It’s a pretty long drive to the Southern Uplands from Nottingham but not long enough to write off a full day. I could not get into the cottage in wanlockhead until after 4.00pm, so before setting off I searched for a decent leg stretcher that would only take a couple of hours or so. A play around on Anquet maps at home revealed an isolated 711 metre summit which the contours showed had a ‘proper’ hill shape to it. Just off of the M74 at junction 13 it was very accessible too, a bit of research showed that it is a popular ascent for those living in South Lanarkshire. There is a very well used, easily graded path that ascends from the north where there is a car park. I am not that fond of busy popular ascents so thought that I would have a bash at ascending from the south starting at the small village of Wiston.
4.7 miles with 480 metres ascent
I found a small car park outside of the village hall and set off up the road towards Wiston Lodge. The lodge appears to be some sort of outdoor / activity centre with a path passing round the back of the main building. This continues past a field with wooden cabins and a pretty dilapidated cottage to a stile at the edge of the woods. Crossing this I found myself crossing a couple of large soggy fields with the imposing bulk of Pap Craig in front of me. From my vantage point I could not see any hint of a path on the upper slopes and began to wonder if the ascent may just end up being a heather bashing exercise. Passing the last field I entered rougher pasture and a path heading to the right of Pap Craig. The path ahead was always out of sight as I started the steep ascent, finally zig zagging steeply to the top of Pap Craig. The view to the south was extensive looking over the Clyde valley to the Culter hills. Every now and then I could see a long Virgin train silently snake its way across the landscape.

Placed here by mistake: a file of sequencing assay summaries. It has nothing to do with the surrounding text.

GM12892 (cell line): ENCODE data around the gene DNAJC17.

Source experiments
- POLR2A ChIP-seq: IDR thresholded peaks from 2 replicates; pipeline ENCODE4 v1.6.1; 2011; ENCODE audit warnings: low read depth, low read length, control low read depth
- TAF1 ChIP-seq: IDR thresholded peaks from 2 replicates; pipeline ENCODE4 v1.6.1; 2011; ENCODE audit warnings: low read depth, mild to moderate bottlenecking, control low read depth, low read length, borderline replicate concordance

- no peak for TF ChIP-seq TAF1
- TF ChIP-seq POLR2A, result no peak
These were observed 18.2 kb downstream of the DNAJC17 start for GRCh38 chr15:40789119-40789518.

The map shows a path contouring across the southern slopes of Tinto but there was no evidence of this on the steep scree slope. I headed towards the fence approaching the summit from the south east instead and found a path in between the two parallel fences. By now the wind was really beginning to show its strength as I left the shelter of the lower slopes and gained the final ridge. All of a sudden the huge summit cairn came into view pretty much at the same time that it clouded over and started to spit with rain. The wind at the top made it a struggle to climb to the plinth which used to house a view finder. Under the mantle of grey I could just make out the flat patchwork of fields to the north and the clear path heading in that direction.
The trig point itself was dwarfed by the size of the cairn which is probably the reason why the OS give two spot heights for this hill.
The weather meant that I did not hang around and quickly turned and headed the way I had come. It was a quick descent back to where I had parked the van.
On a clear day I would imagine that the views are pretty extensive due to Tinto being isolated from other hills and with a flat landscape to the north. On a long drive to the Highlands I can definitely recommend stopping off for a couple of hours to stretch your legs and to drink in the scenery.